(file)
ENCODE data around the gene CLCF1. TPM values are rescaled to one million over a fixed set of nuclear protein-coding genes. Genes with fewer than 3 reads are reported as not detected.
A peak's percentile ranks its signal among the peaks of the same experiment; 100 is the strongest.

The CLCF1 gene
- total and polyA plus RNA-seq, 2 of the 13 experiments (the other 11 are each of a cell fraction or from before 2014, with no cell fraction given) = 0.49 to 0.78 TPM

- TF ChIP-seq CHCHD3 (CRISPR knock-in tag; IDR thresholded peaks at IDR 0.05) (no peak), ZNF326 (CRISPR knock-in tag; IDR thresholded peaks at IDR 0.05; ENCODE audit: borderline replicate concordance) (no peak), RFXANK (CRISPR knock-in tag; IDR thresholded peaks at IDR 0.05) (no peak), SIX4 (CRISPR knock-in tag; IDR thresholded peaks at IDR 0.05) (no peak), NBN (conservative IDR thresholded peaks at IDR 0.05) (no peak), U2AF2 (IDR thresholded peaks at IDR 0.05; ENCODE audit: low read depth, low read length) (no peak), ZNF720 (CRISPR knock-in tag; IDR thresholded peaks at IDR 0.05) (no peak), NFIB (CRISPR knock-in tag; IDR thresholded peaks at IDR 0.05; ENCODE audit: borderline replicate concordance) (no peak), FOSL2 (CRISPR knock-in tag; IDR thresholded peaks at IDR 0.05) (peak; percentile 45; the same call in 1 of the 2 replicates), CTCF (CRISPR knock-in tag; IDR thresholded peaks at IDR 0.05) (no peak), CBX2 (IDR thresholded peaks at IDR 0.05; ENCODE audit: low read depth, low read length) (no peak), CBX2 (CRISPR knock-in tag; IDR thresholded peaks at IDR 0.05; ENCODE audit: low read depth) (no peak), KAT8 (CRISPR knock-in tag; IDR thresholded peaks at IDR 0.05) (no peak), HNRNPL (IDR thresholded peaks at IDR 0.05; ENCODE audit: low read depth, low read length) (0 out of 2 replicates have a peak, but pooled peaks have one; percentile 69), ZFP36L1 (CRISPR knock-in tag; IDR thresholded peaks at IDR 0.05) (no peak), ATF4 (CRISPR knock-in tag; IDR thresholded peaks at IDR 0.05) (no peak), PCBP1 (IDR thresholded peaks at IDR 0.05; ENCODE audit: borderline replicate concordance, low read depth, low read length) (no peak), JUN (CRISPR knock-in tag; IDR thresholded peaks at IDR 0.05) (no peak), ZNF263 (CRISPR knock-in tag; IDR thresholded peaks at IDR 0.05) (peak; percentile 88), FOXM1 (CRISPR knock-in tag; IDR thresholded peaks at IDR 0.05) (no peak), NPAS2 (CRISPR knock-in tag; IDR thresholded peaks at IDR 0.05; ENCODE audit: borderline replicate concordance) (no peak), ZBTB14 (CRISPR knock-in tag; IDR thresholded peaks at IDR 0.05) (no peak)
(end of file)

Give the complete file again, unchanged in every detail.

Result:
ENCODE data around the gene CLCF1. TPM values are rescaled to one million over a fixed set of nuclear protein-coding genes. Genes with fewer than 3 reads are reported as not detected.
A peak's percentile ranks its signal among the peaks of the same experiment; 100 is the strongest.

The CLCF1 gene
- total and polyA plus RNA-seq, 2 of the 13 experiments (the other 11 are each of a cell fraction or from before 2014, with no cell fraction given) = 0.49 to 0.78 TPM

- TF ChIP-seq CHCHD3 (CRISPR knock-in tag; IDR thresholded peaks at IDR 0.05) (no peak), ZNF326 (CRISPR knock-in tag; IDR thresholded peaks at IDR 0.05; ENCODE audit: borderline replicate concordance) (no peak), RFXANK (CRISPR knock-in tag; IDR thresholded peaks at IDR 0.05) (no peak), SIX4 (CRISPR knock-in tag; IDR thresholded peaks at IDR 0.05) (no peak), NBN (conservative IDR thresholded peaks at IDR 0.05) (no peak), U2AF2 (IDR thresholded peaks at IDR 0.05; ENCODE audit: low read depth, low read length) (no peak), ZNF720 (CRISPR knock-in tag; IDR thresholded peaks at IDR 0.05) (no peak), NFIB (CRISPR knock-in tag; IDR thresholded peaks at IDR 0.05; ENCODE audit: borderline replicate concordance) (no peak), FOSL2 (CRISPR knock-in tag; IDR thresholded peaks at IDR 0.05) (peak; percentile 45; the same call in 1 of the 2 replicates), CTCF (CRISPR knock-in tag; IDR thresholded peaks at IDR 0.05) (no peak), CBX2 (IDR thresholded peaks at IDR 0.05; ENCODE audit: low read depth, low read length) (no peak), CBX2 (CRISPR knock-in tag; IDR thresholded peaks at IDR 0.05; ENCODE audit: low read depth) (no peak), KAT8 (CRISPR knock-in tag; IDR thresholded peaks at IDR 0.05) (no peak), HNRNPL (IDR thresholded peaks at IDR 0.05; ENCODE audit: low read depth, low read length) (0 out of 2 replicates have a peak, but pooled peaks have one; percentile 69), ZFP36L1 (CRISPR knock-in tag; IDR thresholded peaks at IDR 0.05) (no peak), ATF4 (CRISPR knock-in tag; IDR thresholded peaks at IDR 0.05) (no peak), PCBP1 (IDR thresholded peaks at IDR 0.05; ENCODE audit: borderline replicate concordance, low read depth, low read length) (no peak), JUN (CRISPR knock-in tag; IDR thresholded peaks at IDR 0.05) (no peak), ZNF263 (CRISPR knock-in tag; IDR thresholded peaks at IDR 0.05) (peak; percentile 88), FOXM1 (CRISPR knock-in tag; IDR thresholded peaks at IDR 0.05) (no peak), NPAS2 (CRISPR knock-in tag; IDR thresholded peaks at IDR 0.05; ENCODE audit: borderline replicate concordance) (no peak), ZBTB14 (CRISPR knock-in tag; IDR thresholded peaks at IDR 0.05) (no peak)